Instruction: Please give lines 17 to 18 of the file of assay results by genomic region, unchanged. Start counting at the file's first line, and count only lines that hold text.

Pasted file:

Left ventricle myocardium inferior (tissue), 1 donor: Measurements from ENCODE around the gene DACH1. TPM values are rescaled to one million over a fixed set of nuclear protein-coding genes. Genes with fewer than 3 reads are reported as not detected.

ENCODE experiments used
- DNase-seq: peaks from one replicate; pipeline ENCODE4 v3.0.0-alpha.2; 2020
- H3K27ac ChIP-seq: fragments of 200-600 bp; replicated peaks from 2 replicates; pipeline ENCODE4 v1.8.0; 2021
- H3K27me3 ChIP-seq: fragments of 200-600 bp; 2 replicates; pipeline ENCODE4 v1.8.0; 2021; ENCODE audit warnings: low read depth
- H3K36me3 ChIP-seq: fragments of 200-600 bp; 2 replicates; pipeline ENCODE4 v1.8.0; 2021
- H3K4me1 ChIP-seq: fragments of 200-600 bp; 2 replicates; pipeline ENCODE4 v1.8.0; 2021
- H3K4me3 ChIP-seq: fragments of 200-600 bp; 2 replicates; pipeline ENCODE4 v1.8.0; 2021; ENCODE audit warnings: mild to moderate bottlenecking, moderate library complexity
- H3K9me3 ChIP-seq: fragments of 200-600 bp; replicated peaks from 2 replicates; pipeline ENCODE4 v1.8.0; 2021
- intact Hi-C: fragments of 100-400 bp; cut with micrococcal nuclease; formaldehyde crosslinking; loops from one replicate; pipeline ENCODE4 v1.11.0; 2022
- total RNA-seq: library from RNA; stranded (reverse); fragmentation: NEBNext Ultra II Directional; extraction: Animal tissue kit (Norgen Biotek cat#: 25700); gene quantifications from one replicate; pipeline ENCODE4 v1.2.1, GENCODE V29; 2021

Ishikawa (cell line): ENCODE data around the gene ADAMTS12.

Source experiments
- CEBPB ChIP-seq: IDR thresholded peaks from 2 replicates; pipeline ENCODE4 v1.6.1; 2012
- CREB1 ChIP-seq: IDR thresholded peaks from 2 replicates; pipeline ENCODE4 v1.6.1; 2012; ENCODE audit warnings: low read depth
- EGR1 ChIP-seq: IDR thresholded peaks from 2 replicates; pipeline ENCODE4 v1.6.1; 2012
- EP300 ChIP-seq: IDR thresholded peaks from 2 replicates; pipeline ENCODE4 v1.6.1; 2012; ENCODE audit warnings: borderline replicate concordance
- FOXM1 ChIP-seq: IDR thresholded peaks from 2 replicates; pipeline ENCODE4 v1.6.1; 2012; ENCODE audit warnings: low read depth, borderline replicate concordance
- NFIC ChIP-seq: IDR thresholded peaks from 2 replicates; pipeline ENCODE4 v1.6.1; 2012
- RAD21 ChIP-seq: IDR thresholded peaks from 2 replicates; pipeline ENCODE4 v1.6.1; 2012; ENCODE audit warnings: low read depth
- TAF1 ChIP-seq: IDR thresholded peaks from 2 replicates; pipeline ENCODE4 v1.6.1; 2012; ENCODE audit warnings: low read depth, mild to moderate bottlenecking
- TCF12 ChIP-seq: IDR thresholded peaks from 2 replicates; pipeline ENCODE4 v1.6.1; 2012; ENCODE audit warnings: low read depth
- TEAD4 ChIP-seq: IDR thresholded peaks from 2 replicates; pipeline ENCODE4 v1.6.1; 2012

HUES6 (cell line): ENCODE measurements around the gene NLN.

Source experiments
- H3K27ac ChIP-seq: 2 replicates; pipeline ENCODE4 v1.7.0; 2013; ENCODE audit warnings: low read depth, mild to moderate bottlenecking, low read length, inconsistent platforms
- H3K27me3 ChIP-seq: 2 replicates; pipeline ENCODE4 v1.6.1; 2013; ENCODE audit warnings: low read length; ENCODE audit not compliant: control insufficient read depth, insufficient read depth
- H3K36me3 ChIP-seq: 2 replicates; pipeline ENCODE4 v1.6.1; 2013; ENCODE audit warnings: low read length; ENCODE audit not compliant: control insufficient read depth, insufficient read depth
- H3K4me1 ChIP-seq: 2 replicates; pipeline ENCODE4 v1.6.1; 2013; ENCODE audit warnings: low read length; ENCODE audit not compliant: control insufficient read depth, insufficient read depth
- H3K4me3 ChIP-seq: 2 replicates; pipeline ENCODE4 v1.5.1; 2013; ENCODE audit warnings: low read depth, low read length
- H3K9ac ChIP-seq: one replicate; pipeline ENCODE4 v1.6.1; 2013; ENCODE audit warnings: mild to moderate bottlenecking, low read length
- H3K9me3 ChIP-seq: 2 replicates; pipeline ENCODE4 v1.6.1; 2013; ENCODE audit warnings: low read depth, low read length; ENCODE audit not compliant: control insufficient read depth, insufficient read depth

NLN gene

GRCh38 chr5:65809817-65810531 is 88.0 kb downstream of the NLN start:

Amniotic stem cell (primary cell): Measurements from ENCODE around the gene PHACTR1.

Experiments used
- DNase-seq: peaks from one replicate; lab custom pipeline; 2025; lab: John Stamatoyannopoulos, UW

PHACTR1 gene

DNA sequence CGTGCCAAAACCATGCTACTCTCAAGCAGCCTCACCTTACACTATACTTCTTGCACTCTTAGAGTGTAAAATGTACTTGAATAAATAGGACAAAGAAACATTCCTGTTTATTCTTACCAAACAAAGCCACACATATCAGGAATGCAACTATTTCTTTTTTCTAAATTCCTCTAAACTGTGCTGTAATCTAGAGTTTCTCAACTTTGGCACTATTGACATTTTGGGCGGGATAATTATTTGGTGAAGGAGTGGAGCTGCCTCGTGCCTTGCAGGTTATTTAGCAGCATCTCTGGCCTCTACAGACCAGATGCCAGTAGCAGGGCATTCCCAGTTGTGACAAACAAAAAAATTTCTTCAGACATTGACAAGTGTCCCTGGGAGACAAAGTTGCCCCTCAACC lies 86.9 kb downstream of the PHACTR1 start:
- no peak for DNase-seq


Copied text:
- EP300 ChIP-seq: IDR thresholded peaks from 2 replicates; pipeline ENCODE4 v1.6.1; 2012; ENCODE audit warnings: borderline replicate concordance
- FOXM1 ChIP-seq: IDR thresholded peaks from 2 replicates; pipeline ENCODE4 v1.6.1; 2012; ENCODE audit warnings: low read depth, borderline replicate concordance